n English in Africa - Rape and the foundation of nations in J. M. Coetzee's

Volume 41, Issue 1
  • ISSN : 0376-8902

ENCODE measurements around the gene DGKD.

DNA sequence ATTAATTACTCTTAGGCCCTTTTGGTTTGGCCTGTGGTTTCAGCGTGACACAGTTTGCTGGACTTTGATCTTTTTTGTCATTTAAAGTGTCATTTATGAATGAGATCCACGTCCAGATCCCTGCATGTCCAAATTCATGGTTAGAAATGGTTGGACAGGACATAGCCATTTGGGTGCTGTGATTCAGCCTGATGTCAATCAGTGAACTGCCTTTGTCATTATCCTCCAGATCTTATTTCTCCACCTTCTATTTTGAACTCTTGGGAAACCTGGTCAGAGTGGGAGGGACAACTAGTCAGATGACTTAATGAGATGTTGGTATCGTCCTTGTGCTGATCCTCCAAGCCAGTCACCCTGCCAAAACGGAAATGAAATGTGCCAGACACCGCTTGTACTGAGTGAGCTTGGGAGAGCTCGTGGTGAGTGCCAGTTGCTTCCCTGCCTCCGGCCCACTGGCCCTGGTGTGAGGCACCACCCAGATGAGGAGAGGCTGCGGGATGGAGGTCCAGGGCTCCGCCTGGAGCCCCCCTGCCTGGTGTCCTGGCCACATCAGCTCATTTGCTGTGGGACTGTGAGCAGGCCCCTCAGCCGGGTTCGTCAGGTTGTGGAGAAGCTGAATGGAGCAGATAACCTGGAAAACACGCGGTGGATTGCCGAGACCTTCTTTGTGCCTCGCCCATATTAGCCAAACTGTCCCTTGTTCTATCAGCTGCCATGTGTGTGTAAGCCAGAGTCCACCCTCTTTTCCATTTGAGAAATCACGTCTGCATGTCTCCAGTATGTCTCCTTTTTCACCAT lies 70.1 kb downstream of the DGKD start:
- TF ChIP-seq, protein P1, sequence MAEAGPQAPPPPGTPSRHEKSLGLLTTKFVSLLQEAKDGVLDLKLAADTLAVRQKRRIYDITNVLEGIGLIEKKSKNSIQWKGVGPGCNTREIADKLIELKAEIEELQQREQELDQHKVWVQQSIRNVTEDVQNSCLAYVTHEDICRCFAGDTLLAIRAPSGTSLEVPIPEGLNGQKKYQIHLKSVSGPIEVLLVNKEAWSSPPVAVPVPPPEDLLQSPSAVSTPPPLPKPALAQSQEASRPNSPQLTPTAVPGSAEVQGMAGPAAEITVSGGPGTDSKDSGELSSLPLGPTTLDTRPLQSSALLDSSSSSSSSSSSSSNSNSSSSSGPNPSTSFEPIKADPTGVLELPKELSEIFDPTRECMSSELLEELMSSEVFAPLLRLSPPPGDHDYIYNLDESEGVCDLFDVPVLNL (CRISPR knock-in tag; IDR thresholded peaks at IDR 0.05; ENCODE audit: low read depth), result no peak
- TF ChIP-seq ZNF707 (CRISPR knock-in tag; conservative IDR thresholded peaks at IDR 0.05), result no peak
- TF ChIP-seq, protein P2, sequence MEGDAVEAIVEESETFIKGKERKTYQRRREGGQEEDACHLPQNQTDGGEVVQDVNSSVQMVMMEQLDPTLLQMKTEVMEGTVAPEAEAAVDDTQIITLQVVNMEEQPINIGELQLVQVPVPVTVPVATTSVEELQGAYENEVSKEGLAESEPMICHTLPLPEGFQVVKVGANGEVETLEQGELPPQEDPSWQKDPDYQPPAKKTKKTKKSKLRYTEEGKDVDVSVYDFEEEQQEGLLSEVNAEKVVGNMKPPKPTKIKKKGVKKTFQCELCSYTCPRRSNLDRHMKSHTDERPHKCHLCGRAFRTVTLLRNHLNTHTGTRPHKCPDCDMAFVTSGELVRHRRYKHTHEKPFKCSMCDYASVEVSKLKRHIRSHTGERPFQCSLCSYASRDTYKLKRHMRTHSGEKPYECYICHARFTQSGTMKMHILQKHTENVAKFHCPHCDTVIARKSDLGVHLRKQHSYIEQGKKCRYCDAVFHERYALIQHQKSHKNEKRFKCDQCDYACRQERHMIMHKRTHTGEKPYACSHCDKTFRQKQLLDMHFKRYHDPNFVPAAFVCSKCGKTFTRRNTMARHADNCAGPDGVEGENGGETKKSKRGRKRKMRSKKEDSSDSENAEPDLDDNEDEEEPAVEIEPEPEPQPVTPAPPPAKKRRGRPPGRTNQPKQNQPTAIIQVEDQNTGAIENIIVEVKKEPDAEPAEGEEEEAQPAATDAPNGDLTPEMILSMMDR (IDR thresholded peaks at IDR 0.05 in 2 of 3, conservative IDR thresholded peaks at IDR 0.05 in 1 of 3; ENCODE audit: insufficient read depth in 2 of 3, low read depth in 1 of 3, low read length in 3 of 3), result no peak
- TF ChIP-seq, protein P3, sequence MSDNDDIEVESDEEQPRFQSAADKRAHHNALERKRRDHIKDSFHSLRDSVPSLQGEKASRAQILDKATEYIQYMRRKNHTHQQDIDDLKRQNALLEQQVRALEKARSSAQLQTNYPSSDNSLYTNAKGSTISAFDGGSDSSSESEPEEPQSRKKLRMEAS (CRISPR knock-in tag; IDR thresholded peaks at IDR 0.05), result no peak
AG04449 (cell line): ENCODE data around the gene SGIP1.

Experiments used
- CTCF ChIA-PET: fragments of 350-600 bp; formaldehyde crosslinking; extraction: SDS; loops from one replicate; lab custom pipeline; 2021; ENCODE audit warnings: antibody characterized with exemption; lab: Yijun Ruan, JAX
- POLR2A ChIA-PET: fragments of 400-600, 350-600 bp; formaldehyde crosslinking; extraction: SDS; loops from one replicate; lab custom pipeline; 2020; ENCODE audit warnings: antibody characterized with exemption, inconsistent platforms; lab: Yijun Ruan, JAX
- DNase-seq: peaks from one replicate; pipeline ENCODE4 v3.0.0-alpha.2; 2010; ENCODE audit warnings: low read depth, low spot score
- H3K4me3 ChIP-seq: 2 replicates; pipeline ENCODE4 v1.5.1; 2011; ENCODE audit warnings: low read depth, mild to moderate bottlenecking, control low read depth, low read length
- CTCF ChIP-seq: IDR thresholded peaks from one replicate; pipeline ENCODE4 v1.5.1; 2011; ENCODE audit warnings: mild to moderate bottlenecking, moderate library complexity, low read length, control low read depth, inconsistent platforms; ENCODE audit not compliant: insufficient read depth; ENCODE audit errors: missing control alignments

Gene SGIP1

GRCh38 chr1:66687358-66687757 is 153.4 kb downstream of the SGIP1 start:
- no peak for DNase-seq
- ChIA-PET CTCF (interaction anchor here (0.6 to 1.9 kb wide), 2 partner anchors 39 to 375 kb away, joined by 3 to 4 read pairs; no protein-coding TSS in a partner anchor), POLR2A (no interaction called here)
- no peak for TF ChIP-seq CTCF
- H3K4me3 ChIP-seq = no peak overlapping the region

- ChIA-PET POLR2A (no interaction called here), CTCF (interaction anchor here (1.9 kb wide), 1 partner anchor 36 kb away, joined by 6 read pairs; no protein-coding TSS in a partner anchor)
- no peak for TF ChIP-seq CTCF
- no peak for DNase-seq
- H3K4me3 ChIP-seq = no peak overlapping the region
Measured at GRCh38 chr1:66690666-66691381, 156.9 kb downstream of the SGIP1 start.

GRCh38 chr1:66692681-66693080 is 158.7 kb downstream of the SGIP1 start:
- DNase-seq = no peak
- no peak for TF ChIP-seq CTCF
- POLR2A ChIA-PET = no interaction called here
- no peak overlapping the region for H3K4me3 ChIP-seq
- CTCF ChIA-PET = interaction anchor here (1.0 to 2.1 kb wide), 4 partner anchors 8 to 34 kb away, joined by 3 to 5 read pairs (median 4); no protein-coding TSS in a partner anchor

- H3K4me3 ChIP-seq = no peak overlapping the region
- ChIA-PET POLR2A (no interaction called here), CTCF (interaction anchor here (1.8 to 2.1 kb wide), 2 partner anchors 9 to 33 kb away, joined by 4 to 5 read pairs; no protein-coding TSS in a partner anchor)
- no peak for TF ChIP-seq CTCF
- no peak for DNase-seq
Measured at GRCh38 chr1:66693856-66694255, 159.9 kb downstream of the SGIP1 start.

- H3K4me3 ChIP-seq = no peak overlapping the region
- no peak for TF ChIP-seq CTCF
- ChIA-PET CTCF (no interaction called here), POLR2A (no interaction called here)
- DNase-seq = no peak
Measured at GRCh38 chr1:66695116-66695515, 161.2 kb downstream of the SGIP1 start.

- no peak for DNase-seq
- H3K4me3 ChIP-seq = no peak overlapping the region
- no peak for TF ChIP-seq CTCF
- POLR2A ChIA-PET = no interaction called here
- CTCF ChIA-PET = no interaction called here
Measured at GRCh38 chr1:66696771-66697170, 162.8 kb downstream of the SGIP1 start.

When J. M. Coetzee's last South African novel, , was published in 1999 (he emigrated to Australia two years later), it drew some very sharp responses. Max du Preez wrote in the (21 Jan. 2000): "[The] message of , crudely put, is that black South Africans are revengeful of whites; that whites are not welcome in Africa unless they pay for it every day; that black and white attitudes and lifestyles are incompatible" (cited in Kannemeyer 528). Athol Fugard was notoriously quoted in the London as believing that the novel was about "the rape of a white woman as a gesture to all of the evil we did in the past," an idea that he dismissed as "a load of bullshit" (cited in Attridge 164). One could go on, but what quickly became evident in the critical feeding frenzy that soon followed was that Coetzee's utilization of a stark realism - a new mode for him, tried out in his major fiction only once before, in parts of (1990) - as well as his invocation of a trope as sensationally shocking and topical as farm rape, and his evident concern with racial retribution, had made it very difficult for most readers to see beyond the features of politics and plot in the novel.

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